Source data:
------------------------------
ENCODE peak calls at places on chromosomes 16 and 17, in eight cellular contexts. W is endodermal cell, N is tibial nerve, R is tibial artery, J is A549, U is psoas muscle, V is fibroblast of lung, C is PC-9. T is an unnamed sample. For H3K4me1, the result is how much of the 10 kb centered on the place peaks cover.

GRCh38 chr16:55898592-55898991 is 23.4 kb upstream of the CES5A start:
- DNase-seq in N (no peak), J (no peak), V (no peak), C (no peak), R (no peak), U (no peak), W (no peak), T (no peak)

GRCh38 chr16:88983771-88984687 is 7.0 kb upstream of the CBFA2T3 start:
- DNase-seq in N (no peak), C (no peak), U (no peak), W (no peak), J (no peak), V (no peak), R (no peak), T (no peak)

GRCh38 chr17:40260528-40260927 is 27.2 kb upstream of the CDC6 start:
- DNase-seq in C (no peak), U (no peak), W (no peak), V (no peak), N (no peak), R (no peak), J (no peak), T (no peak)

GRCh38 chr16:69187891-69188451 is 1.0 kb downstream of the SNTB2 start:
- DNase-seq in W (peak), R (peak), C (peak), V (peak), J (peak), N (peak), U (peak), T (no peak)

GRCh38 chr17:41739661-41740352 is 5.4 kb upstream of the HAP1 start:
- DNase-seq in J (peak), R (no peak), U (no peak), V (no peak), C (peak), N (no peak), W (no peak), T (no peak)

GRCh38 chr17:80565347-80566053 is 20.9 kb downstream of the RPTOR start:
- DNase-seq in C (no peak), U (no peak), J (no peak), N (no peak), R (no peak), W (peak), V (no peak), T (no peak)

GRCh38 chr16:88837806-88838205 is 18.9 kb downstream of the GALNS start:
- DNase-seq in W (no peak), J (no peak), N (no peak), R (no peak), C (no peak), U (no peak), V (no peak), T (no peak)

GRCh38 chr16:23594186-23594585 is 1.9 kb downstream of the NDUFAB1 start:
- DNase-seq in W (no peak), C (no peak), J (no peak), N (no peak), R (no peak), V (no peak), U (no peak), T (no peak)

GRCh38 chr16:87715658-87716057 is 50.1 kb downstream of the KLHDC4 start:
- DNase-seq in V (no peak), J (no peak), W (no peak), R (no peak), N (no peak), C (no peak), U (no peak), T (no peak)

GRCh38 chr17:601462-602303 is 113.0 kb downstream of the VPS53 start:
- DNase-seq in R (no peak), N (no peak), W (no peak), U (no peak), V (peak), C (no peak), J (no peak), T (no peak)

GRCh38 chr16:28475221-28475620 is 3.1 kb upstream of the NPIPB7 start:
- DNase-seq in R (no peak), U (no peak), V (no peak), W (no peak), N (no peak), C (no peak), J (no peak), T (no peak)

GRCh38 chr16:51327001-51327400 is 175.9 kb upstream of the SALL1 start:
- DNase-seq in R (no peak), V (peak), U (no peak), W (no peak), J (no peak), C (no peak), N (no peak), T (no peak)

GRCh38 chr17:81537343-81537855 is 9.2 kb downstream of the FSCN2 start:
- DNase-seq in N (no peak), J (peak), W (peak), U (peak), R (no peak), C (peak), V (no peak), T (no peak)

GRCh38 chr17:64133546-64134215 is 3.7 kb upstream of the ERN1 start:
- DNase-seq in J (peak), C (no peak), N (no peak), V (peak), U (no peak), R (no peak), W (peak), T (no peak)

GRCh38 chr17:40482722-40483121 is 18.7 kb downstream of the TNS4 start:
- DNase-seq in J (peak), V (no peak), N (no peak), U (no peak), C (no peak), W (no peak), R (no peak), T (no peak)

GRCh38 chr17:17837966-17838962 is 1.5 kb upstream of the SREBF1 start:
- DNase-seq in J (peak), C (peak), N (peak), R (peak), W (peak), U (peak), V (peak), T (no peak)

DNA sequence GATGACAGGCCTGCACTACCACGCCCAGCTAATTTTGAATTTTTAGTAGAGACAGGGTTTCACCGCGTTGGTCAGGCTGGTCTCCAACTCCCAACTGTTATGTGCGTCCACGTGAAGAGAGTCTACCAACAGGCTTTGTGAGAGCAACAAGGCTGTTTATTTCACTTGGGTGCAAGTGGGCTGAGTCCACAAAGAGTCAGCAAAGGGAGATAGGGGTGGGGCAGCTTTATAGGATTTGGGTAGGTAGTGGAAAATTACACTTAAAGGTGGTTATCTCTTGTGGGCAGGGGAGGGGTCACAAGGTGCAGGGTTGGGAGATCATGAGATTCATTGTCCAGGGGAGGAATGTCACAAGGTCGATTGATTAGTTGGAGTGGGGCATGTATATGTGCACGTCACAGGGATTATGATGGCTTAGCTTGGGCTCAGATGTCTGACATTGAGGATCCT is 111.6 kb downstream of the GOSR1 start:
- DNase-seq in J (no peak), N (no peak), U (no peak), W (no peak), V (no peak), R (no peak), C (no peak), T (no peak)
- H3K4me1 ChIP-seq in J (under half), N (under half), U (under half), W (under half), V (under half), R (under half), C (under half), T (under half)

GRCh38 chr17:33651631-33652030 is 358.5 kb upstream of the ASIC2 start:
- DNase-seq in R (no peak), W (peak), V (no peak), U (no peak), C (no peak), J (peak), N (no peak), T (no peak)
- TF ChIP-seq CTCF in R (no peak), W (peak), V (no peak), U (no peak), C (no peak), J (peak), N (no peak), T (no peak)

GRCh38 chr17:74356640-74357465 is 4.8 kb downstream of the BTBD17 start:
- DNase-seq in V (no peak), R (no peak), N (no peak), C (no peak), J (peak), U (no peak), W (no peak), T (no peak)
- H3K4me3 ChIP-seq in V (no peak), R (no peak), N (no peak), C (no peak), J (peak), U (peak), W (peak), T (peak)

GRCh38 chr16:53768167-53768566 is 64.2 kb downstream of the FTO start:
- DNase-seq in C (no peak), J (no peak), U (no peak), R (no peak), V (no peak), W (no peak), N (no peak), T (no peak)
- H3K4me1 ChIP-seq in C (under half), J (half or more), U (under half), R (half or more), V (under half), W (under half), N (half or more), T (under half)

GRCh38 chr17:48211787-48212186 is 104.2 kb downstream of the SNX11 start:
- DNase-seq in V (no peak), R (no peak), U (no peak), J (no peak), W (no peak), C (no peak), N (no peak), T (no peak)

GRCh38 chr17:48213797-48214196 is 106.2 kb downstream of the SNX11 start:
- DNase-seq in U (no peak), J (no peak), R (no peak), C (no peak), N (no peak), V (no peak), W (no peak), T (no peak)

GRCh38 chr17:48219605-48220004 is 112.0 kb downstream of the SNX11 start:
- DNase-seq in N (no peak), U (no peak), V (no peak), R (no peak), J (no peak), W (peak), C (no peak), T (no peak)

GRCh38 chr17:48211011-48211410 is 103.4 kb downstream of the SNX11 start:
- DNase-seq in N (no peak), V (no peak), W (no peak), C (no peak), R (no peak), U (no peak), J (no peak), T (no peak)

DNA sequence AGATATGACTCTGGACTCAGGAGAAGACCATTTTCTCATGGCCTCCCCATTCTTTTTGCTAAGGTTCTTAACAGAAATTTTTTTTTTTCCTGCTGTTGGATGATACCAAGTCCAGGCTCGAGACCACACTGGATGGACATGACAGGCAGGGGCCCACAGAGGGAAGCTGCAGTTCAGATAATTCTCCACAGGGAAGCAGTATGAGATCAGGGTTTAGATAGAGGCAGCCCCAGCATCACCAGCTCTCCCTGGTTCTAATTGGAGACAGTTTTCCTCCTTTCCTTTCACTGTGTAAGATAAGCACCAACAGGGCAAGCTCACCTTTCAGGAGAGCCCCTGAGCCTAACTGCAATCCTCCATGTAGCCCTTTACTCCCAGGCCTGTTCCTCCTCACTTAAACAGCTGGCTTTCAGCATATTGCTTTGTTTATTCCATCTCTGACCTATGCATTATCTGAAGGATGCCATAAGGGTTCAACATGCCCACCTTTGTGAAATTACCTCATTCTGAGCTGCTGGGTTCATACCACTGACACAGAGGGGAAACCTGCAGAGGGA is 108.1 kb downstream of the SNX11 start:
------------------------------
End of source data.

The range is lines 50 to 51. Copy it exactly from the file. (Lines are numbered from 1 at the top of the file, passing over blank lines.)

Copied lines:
GRCh38 chr17:48219605-48220004 is 112.0 kb downstream of the SNX11 start:
- DNase-seq in N (no peak), U (no peak), V (no peak), R (no peak), J (no peak), W (peak), C (no peak), T (no peak)